The Center for Additive Manufacturing at Auburn University, Alabama, is now home to a $1.5 million x-ray CT system. The new machine is to be applied to the nondestructive testing (NDT) of 3D printed parts, essential to the university’s programs to produce “mission critical” parts for aerospace and aviation industries.
The system was acquired with a grant from the National Institute of Standards and Technology (NIST). Professor Bart Prorok, Director of Auburn’s Analytical Microscopy Center, is principal investigator on the NIST grant, and has called the x-ray CT system “a real game changer” for the center’s additive manufacturing research.
“With this new system,” Professor Prorok explains, “we can take two-dimensional x-ray pictures of a metal structure for real-time process monitoring or a series of 2D images in 360 degrees of rotation that are then reconstructed into a 3D representation of the build.”
Though full of possibilities, 3D printing also raises many legal, ethical and practical concerns.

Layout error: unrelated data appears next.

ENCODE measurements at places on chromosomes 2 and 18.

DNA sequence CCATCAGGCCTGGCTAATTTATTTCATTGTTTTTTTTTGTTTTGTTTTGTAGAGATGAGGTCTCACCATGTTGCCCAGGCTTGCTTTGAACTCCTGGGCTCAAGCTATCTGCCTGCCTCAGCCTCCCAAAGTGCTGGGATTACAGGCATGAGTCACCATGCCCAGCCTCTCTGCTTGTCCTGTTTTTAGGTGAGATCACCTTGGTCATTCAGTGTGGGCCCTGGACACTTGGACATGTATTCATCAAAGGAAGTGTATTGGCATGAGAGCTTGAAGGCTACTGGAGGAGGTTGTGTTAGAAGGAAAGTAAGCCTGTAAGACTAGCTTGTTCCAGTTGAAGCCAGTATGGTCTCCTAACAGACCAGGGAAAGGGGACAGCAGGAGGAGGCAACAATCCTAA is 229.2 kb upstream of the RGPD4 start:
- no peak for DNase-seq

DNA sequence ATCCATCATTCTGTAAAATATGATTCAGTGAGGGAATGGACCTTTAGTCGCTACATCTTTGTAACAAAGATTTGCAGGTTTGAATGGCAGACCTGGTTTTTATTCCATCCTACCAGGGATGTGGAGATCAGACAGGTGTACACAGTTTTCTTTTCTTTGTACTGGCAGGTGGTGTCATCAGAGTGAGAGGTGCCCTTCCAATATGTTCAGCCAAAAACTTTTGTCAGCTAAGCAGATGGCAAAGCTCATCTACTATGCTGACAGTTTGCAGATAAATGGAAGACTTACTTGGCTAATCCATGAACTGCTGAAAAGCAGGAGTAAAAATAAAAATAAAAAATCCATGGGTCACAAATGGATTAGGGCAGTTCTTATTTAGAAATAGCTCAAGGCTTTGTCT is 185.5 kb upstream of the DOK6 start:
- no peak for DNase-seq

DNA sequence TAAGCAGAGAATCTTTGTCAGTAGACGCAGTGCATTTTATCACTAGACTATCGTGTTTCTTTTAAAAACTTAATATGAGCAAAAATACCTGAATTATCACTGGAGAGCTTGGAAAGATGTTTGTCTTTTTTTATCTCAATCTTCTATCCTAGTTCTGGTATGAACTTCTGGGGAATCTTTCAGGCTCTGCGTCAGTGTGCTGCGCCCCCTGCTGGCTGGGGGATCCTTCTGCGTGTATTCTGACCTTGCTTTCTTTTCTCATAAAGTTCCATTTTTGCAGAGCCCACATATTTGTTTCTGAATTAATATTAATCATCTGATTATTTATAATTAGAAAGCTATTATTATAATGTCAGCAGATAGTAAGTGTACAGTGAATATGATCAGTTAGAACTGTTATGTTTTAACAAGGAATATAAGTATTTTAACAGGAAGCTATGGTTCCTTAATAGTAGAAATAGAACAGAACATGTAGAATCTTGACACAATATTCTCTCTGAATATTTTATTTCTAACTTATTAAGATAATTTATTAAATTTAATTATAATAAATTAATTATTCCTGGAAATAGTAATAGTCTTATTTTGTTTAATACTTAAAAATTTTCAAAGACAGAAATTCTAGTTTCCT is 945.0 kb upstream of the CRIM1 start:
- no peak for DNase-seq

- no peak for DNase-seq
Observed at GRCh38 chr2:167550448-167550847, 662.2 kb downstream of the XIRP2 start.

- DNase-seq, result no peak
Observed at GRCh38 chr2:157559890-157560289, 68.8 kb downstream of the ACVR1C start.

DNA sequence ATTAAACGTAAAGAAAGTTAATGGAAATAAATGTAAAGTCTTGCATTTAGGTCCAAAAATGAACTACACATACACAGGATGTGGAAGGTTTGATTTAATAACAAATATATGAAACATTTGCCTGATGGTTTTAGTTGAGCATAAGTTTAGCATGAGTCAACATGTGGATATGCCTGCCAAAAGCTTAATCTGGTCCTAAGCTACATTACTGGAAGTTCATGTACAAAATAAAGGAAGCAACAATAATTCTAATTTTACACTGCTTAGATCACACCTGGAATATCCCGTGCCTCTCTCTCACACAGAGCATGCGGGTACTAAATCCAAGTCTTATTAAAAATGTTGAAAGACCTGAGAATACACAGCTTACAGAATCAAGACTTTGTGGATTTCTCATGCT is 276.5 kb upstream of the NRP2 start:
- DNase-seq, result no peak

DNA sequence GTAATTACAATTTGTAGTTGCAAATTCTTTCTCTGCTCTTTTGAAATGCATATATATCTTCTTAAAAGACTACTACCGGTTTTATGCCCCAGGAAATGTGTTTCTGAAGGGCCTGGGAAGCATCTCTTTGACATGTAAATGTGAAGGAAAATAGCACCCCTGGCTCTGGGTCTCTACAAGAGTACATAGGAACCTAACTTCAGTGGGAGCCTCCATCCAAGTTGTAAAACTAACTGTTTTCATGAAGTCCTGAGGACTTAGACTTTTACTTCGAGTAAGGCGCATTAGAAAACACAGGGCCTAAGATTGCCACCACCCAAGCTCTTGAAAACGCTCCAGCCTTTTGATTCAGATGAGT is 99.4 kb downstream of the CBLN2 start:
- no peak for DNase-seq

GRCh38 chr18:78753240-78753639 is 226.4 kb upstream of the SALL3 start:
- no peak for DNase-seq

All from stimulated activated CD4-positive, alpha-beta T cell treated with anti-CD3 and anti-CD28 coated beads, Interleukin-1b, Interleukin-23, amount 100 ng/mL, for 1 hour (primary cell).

This is according to analysts and legal experts, as manufacturing industries, healthcare providers and supply chains accelerate their practical uses of 3D printing.
3D printing, also known as additive manufacturing, is a technique that uses a device to create physical objects from digital models.
The output can be a prototype, tooling, jig, fixture or finished good. 3D printing consists of seven manufacturing technologies to produce items from a wide range of plastic, ceramic, glass, metal and biomaterials. The range of 3D-printable materials has grown significantly, making the technology appealing to a wider array of organisations.